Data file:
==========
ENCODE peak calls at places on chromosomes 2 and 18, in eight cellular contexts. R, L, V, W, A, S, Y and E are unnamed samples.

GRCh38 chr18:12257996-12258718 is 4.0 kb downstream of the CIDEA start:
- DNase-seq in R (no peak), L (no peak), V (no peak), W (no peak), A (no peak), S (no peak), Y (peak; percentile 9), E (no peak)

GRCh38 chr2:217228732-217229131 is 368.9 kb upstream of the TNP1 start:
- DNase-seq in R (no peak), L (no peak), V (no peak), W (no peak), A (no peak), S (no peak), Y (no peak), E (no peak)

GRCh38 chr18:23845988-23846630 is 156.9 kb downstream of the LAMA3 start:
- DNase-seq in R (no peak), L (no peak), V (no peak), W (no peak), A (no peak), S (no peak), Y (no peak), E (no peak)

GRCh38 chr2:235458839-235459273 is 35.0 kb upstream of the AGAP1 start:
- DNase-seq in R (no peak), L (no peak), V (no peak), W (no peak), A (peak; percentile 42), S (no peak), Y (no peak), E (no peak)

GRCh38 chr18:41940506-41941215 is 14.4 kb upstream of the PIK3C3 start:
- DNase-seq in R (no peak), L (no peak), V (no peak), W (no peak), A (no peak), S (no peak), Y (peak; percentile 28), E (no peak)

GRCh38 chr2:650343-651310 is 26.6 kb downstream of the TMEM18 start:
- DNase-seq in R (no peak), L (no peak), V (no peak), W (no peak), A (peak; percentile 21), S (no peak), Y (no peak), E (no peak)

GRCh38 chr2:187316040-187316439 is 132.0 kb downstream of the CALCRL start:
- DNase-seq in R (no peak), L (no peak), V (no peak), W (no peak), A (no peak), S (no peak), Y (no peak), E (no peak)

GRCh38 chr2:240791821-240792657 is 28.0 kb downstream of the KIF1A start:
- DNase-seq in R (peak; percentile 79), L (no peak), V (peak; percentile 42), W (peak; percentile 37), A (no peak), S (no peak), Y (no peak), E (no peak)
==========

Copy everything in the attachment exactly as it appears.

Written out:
ENCODE peak calls at places on chromosomes 2 and 18, in eight cellular contexts. R, L, V, W, A, S, Y and E are unnamed samples.

GRCh38 chr18:12257996-12258718 is 4.0 kb downstream of the CIDEA start:
- DNase-seq in R (no peak), L (no peak), V (no peak), W (no peak), A (no peak), S (no peak), Y (peak; percentile 9), E (no peak)

GRCh38 chr2:217228732-217229131 is 368.9 kb upstream of the TNP1 start:
- DNase-seq in R (no peak), L (no peak), V (no peak), W (no peak), A (no peak), S (no peak), Y (no peak), E (no peak)

GRCh38 chr18:23845988-23846630 is 156.9 kb downstream of the LAMA3 start:
- DNase-seq in R (no peak), L (no peak), V (no peak), W (no peak), A (no peak), S (no peak), Y (no peak), E (no peak)

GRCh38 chr2:235458839-235459273 is 35.0 kb upstream of the AGAP1 start:
- DNase-seq in R (no peak), L (no peak), V (no peak), W (no peak), A (peak; percentile 42), S (no peak), Y (no peak), E (no peak)

GRCh38 chr18:41940506-41941215 is 14.4 kb upstream of the PIK3C3 start:
- DNase-seq in R (no peak), L (no peak), V (no peak), W (no peak), A (no peak), S (no peak), Y (peak; percentile 28), E (no peak)

GRCh38 chr2:650343-651310 is 26.6 kb downstream of the TMEM18 start:
- DNase-seq in R (no peak), L (no peak), V (no peak), W (no peak), A (peak; percentile 21), S (no peak), Y (no peak), E (no peak)

GRCh38 chr2:187316040-187316439 is 132.0 kb downstream of the CALCRL start:
- DNase-seq in R (no peak), L (no peak), V (no peak), W (no peak), A (no peak), S (no peak), Y (no peak), E (no peak)

GRCh38 chr2:240791821-240792657 is 28.0 kb downstream of the KIF1A start:
- DNase-seq in R (peak; percentile 79), L (no peak), V (peak; percentile 42), W (peak; percentile 37), A (no peak), S (no peak), Y (no peak), E (no peak)